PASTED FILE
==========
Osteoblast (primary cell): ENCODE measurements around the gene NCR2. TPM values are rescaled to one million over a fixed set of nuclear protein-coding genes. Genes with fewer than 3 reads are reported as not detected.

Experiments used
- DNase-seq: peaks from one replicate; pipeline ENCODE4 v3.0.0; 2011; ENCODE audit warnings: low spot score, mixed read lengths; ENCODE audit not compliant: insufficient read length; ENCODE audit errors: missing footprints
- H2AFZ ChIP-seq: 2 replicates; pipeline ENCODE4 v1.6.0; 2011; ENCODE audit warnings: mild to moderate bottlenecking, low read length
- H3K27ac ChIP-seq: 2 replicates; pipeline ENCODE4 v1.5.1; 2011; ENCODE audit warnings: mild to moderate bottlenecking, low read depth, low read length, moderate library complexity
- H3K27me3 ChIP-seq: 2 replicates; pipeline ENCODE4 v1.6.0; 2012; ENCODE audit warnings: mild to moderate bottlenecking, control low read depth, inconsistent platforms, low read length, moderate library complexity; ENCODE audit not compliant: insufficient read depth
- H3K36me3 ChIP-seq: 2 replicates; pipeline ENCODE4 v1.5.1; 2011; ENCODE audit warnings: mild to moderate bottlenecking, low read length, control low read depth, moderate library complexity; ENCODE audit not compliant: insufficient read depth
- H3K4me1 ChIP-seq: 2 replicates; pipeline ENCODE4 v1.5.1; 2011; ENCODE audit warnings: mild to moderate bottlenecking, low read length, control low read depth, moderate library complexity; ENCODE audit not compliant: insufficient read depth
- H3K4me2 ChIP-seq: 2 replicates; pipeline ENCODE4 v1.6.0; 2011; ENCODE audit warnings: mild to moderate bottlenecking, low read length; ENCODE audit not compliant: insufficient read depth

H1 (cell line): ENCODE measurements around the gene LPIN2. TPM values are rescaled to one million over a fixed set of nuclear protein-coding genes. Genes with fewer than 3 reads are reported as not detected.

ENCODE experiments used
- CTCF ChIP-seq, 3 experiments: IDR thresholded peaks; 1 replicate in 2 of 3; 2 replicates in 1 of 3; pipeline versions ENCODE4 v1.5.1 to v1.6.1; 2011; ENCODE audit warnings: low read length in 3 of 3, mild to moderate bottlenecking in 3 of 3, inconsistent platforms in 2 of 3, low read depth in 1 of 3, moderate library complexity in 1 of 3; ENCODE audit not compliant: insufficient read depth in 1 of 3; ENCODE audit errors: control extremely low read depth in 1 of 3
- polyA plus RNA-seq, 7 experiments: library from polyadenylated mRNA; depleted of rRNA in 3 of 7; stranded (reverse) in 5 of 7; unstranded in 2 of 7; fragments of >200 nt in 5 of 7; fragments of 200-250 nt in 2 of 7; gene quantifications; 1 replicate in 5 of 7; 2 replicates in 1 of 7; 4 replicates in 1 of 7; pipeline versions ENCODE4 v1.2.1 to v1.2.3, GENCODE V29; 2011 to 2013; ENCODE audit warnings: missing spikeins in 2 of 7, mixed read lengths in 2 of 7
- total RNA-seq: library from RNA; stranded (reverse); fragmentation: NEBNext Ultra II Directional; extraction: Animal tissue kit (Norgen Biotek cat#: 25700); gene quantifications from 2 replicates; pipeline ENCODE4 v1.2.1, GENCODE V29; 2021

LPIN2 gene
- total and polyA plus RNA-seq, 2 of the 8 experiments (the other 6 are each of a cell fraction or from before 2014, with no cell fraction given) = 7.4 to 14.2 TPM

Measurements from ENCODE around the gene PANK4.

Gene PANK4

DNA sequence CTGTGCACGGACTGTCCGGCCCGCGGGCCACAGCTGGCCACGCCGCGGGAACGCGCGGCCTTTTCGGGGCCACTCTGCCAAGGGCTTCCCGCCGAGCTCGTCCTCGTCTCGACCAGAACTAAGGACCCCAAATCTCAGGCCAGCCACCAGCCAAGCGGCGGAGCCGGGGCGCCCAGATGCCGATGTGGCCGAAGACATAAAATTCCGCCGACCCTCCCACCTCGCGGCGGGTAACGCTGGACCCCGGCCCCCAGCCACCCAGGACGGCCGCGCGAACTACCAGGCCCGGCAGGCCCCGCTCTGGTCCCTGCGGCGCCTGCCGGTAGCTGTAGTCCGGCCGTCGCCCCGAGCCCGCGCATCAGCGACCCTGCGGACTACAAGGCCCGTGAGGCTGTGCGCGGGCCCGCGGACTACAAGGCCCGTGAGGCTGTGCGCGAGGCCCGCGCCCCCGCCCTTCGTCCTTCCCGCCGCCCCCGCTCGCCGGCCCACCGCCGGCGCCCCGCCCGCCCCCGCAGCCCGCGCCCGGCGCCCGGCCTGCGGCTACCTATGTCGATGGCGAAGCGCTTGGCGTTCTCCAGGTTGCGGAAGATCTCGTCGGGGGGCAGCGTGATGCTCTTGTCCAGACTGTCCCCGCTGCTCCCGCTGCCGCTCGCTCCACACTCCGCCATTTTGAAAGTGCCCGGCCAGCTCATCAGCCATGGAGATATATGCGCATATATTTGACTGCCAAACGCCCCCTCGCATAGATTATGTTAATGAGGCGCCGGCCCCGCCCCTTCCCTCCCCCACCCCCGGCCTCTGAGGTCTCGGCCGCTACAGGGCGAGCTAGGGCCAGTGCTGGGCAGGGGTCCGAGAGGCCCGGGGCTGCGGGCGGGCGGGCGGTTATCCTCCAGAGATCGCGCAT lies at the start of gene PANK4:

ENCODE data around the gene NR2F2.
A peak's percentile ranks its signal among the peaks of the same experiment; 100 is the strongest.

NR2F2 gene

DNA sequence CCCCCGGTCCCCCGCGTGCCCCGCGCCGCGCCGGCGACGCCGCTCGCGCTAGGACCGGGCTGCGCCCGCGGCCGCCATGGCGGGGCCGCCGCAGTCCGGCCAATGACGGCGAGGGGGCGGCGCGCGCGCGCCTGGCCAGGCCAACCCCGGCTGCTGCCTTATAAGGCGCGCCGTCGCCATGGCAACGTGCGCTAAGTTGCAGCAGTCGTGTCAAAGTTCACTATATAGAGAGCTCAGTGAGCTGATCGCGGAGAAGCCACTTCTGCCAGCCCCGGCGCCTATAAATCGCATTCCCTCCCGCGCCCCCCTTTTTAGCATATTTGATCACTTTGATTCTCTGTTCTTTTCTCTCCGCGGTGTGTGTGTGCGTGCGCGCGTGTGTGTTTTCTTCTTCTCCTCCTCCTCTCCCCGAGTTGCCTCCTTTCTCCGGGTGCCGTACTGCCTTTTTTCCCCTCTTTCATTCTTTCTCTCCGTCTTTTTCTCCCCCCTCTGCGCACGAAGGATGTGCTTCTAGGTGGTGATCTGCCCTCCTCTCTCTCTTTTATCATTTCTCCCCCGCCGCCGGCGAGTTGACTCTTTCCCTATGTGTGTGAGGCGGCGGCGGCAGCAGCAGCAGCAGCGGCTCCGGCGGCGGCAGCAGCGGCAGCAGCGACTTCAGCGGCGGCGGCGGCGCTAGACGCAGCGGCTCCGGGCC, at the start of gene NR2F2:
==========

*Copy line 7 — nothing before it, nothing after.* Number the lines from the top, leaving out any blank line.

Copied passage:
- H3K36me3 ChIP-seq: 2 replicates; pipeline ENCODE4 v1.5.1; 2011; ENCODE audit warnings: mild to moderate bottlenecking, low read length, control low read depth, moderate library complexity; ENCODE audit not compliant: insufficient read depth